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Midherst Early Origins



The surname Midherst was first found in West Sussex at Midhurst, a market town and civil parish in the Chichester district which dates back to 1186 when it was listed as Middleherst and literally meant "middle wooded hill." [1]CITATION[CLOSE]
Mills, A.D., Dictionary of English Place-Names. Oxford: Oxford University Press, 1991. Print. (ISBN 0-19-869156-4)
The village formerly stood within the grounds of Midhurst Castle but the Bishop of Durham dismantled the castle c. 1284. Medhurst Green is a village in Cheshire and Medhurst Row is found in Edenbridge, Kent.

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Midherst Spelling Variations


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Midherst Spelling Variations



Spelling variations of this family name include: Midhurst, Midhirst, Medhurst, Medhirst and others.

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Midherst Early History


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Midherst Early History



This web page shows only a small excerpt of our Midherst research. Another 119 words (8 lines of text) covering the years 1275, 1402, 1525, 1610, 1759, 1827, 1796 and 1857 are included under the topic Early Midherst History in all our PDF Extended History products and printed products wherever possible.

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Midherst Early Notables (pre 1700)


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Midherst Early Notables (pre 1700)



Another 47 words (3 lines of text) are included under the topic Early Midherst Notables in all our PDF Extended History products and printed products wherever possible.

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The Great Migration


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The Great Migration



Some of the first settlers of this family name or some of its variants were: Daniel Medhurst, who sailed to Virginia in 1717; as well as Richard Medhurst, who migrated to Canada in 1834 with his wife and 3 children.

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Motto


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Motto



The motto was originally a war cry or slogan. Mottoes first began to be shown with arms in the 14th and 15th centuries, but were not in general use until the 17th century. Thus the oldest coats of arms generally do not include a motto. Mottoes seldom form part of the grant of arms: Under most heraldic authorities, a motto is an optional component of the coat of arms, and can be added to or changed at will; many families have chosen not to display a motto.

Motto: Adversa virtutue repello
Motto Translation: I repel adversity by virtue.


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Midherst Family Crest Products


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Midherst Family Crest Products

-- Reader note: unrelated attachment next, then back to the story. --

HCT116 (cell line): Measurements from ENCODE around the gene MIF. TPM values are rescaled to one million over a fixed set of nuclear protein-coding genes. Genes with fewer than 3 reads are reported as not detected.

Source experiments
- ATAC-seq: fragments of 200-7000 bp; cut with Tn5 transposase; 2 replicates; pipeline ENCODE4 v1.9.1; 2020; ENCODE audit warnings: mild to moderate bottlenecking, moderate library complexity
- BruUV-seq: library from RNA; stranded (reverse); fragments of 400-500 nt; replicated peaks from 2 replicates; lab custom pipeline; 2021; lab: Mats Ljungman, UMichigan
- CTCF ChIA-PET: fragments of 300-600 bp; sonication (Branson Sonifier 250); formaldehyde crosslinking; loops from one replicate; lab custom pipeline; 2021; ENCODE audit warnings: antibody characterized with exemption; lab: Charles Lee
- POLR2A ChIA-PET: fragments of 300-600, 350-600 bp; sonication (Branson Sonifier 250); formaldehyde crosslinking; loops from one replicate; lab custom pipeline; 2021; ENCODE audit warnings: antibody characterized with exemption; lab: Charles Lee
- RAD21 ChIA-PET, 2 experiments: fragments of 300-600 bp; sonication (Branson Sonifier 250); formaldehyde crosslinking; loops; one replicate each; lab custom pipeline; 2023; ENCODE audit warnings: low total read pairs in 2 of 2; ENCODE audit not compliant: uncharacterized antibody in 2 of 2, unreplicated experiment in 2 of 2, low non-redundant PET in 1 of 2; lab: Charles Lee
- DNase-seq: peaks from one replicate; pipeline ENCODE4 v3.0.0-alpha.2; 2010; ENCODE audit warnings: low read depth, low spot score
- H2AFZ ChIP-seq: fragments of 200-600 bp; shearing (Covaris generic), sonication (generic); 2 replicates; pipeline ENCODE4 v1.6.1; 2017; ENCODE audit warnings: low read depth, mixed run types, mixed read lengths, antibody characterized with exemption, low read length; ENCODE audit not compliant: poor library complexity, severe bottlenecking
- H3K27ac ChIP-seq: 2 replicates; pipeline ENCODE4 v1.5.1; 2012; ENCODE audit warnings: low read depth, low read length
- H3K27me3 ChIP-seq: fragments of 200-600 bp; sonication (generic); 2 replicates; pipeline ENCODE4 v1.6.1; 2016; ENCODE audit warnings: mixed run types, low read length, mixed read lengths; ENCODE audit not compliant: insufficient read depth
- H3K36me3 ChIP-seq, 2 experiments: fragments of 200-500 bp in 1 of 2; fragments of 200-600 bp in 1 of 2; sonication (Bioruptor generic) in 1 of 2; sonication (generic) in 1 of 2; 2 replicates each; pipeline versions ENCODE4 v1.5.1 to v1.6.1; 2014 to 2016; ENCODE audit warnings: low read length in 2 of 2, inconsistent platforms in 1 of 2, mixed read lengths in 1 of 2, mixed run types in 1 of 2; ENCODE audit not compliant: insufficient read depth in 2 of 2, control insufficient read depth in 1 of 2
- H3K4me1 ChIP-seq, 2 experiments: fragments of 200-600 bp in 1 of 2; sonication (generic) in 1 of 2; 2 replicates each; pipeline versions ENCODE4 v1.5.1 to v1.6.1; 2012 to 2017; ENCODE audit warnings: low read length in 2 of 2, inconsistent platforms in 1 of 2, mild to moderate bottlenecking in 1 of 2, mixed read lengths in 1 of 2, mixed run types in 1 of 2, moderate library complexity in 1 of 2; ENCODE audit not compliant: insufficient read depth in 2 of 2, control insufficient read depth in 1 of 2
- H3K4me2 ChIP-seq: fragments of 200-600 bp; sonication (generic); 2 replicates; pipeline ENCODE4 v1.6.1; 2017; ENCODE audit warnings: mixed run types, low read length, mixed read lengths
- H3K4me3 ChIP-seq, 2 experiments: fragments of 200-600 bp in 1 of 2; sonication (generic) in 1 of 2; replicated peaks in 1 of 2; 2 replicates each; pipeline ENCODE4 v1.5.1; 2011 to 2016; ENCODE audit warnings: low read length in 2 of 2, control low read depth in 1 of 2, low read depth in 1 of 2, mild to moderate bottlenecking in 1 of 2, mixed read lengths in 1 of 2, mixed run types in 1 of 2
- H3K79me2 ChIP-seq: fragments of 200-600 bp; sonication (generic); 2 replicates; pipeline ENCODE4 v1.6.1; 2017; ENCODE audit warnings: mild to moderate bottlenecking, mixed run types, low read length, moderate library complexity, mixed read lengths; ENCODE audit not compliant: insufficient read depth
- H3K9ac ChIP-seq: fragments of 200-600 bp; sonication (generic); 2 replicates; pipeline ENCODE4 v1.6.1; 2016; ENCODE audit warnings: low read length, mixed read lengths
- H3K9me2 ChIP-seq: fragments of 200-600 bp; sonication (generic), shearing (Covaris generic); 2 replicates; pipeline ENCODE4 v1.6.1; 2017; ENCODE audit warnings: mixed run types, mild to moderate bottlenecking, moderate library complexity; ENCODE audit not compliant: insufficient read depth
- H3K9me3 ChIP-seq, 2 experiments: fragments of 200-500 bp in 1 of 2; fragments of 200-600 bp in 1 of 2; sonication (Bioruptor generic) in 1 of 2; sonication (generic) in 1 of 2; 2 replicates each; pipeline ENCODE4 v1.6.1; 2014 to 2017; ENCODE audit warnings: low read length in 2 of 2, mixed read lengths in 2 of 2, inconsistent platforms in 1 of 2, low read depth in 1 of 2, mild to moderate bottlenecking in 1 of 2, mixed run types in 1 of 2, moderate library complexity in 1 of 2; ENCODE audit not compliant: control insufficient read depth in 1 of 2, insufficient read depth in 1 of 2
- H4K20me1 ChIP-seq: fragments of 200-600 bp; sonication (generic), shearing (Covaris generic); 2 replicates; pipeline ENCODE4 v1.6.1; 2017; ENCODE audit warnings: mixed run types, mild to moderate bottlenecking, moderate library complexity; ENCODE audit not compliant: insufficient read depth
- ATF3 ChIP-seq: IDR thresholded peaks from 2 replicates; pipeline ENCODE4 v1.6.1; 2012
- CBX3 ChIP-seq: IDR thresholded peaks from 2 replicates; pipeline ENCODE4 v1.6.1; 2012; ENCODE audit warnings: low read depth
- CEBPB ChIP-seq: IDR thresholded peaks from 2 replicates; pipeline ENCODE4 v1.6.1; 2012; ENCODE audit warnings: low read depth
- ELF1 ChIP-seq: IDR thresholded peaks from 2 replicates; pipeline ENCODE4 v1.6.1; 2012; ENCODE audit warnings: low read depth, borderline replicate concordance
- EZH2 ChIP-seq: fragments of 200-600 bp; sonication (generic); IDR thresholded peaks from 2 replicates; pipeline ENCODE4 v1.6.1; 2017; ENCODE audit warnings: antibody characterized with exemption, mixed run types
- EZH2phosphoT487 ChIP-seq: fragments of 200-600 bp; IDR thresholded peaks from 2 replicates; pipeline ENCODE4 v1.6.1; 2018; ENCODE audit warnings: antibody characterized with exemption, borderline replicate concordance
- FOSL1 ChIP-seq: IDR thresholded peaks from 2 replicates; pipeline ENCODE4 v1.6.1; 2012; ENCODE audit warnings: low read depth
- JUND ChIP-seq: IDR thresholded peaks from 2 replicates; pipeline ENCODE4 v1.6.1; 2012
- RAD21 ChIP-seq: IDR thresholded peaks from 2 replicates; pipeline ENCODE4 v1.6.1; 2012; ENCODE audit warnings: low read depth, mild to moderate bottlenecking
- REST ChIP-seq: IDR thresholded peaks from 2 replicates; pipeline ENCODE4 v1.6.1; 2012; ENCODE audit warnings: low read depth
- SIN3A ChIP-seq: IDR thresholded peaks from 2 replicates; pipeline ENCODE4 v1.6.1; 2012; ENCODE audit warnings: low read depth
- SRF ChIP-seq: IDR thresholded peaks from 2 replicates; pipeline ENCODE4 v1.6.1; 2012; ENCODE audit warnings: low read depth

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See Also


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See Also




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Citations


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Citations



  1. ^ Mills, A.D., Dictionary of English Place-Names. Oxford: Oxford University Press, 1991. Print. (ISBN 0-19-869156-4)

Other References

  1. Colletta, John P. They Came In Ships. Salt Lake City: Ancestry, 1993. Print.
  2. Elster, Robert J. International Who's Who. London: Europa/Routledge. Print.
  3. Best, Hugh. Debrett's Texas Peerage. New York: Coward-McCann, 1983. Print. (ISBN 069811244X).
  4. Hanks, Hodges, Mills and Room. The Oxford Names Companion. Oxford: Oxford University Press, 2002. Print. (ISBN 0-19-860561-7).
  5. Shaw, William A. Knights of England A Complete Record from the Earliest Time to the Present Day of the Knights of all the Orders of Chivalry in England, Scotland, Ireland and Knights Bachelors 2 Volumes. Baltimore: Genealogical Publishing. Print. (ISBN 080630443X).
  6. Magnusson, Magnus. Chambers Biographical Dictionary 5th edition. Edinburgh: W & R Chambers, 1990. Print.
  7. Lennard, Reginald. Rural England 1086-1135 A Study of Social and Agrarian Conditions. Oxford: Clarendon Press, 1959. Print.
  8. Hitching, F.K and S. Hitching. References to English Surnames in 1601-1602. Walton On Thames: 1910. Print. (ISBN 0-8063-0181-3).
  9. Bolton, Charles Knowles. Bolton's American Armory. Baltimore: Heraldic Book Company, 1964. Print.
  10. Holt, J.C. Ed. Domesday Studies. Woodbridge: Boydell, 1987. Print. (ISBN 0-85115-477-8).
  11. ...

The Midherst Family Crest was acquired from the Houseofnames.com archives. The Midherst Family Crest was drawn according to heraldic standards based on published blazons. We generally include the oldest published family crest once associated with each surname.

This page was last modified on 11 November 2014 at 11:25.

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